Jagdeo urges ‘serious approach’ to Duprey’s offer to ‘make amends’ for US$40M debt to NIS

The government needs to take a serious approach to the recent apology from CL Financial and its offer to make amends over the collapse of Clico (Guyana) and not use the development for political gain, Opposition Leader Bharrat Jagdeo said yesterday.

“It seems as though the minister is dealing with Clico anecdotally and wants to score political points,” Jagdeo told a press conference, while noting that investors would always be welcomed in Guyana.

Lawrence Duprey, Chairman of CL Financial and other officials of the company, met with Minister of Finance Winston Jordan almost two weeks ago with the intention of discussing the prospect of doing business in Guyana once again. They signalled plans to “make amends” for the approximately US$40 million debt owed mainly to the National Insurance Scheme (NIS).

Jagdeo, when asked about the development, said that Clico failed across the region with “devastating” consequences for most countries. “A lot of those countries lost money. People who deposited in their local financial institutions lost their money. In some countries, even Trinidad and Tobago, they did not return people’s money at face value. They returned their money at a discount,” he said.

He explained that that in Guyana’s case, a commitment was made that every depositor’s money would be returned at face value, “which would mean people will not lose their principle sum invested.”

He said that all assets were looked at during the initial period and some were sold, which resulted in money being returned to most of the depositors. He said other Clico assets in companies in Guyana were looked at and he made mention of the money owned to NIS and the investment income the scheme would have lost over the years.

Jagdeo said that at present there is close to $7 billion “sitting” around, which is to be used to take care of liabilities.

He said Guyana is one of few countries in the region which had settled everyone’s account at face value without major recourse to the treasury.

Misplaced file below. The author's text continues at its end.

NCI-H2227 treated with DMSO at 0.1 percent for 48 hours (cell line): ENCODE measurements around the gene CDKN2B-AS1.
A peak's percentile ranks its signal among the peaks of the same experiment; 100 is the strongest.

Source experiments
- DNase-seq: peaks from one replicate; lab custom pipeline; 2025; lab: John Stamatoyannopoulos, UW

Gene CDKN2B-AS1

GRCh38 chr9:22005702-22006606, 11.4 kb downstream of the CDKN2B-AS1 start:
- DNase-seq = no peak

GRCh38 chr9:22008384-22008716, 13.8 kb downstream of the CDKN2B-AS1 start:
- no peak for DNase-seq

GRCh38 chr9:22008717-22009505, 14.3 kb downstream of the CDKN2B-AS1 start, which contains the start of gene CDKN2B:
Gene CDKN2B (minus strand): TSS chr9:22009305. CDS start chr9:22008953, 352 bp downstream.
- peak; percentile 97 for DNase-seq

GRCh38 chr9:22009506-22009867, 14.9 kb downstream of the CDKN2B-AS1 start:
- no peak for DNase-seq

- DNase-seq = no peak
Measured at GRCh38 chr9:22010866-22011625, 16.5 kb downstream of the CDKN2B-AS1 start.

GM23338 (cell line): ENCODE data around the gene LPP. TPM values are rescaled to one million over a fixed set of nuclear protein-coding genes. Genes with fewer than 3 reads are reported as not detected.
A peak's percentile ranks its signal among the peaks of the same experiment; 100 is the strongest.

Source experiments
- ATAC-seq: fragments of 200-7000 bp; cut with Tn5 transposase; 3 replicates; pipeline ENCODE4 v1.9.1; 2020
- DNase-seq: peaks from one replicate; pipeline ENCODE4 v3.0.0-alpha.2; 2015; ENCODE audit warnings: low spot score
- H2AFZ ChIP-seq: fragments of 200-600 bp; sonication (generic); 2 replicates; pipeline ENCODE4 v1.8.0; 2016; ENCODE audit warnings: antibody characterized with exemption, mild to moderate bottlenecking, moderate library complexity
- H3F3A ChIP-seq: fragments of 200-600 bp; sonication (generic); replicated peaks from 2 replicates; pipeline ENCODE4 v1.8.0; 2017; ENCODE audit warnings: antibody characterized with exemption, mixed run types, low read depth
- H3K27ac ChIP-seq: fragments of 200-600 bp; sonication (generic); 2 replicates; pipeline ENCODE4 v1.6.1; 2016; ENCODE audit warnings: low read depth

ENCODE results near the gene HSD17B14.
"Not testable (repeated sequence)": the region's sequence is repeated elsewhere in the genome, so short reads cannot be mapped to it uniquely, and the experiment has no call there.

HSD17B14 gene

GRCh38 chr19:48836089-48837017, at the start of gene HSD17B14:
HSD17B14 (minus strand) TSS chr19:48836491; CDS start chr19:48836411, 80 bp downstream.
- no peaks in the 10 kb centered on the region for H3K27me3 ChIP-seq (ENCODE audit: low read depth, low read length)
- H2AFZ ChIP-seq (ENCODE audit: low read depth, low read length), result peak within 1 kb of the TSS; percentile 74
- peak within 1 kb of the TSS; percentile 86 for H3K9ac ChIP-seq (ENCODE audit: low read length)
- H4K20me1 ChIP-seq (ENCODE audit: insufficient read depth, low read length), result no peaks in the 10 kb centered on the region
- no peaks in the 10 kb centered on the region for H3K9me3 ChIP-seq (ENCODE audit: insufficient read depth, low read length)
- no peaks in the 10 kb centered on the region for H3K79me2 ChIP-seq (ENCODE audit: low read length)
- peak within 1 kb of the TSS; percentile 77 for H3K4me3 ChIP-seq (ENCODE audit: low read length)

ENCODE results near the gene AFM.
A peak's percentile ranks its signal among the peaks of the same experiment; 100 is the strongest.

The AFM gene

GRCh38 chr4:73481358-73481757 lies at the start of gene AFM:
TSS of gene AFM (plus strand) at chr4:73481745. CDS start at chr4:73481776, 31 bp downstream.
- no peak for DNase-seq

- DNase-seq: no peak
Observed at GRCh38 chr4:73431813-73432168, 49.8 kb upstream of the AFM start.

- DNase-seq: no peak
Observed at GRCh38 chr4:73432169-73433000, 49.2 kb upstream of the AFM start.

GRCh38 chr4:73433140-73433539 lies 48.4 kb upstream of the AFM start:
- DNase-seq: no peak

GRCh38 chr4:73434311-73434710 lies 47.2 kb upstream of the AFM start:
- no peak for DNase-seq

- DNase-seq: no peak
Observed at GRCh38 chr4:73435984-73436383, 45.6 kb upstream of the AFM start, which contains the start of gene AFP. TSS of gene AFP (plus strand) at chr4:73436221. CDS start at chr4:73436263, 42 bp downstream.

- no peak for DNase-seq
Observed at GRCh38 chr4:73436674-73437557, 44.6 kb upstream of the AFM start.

“I think they know that if we only go at face value, the money sitting there can be used to settle a lot of these claims. They may not have to put in much more,” he said.

Jagdeo made it clear that he is not agreeing or disagreeing with Duprey’s approach but said Guyana has to ensure it is well prepared to head into discussions.

“I am not saying he should or should not. I am just responding to a question that he himself came here and say he wants to make right and I am just saying making right has different dimensions and therefore in our case in discussion with him about making this issue, we should be well prepared…We need to approach these things seriously,” he said.

A statement issued by the Ministry of Finance last Wednesday said Duprey indicated to Jordan that “he would like to renew his relationship with Guyana as well as publicly apologise to its people for the collapse of Clico Guyana.”

The statement added that Duprey, the majority shareholder of CL Financial, also informed Jordan that his company was interested in investing in several areas here, including providing solar energy at competitive prices, affordable housing, clay brick and solar for housing as well as introduce a financial model that will generate savings and lower poverty.

Jordan, it noted, informed Duprey that he will apprise Cabinet of the discussions and advised that future engagements could be conducted on parallel tracks: discussion on recovering monies owed by CL Financial and investment in Guyana.

Clico (Guyana) collapsed in 2009 after its parent company, CL Financial, had to be bailed out by the Trinidad government and its sister companies experienced grave financial problems.

Clico’s collapse followed its loss of $6.9 billion (US$34 million) in the liquidation of Clico (Bahamas).  Those monies represented 53% of the local company’s assets. The Bahamas subsidiary had invested the money from the Guyana company in Florida real estate that went bust.

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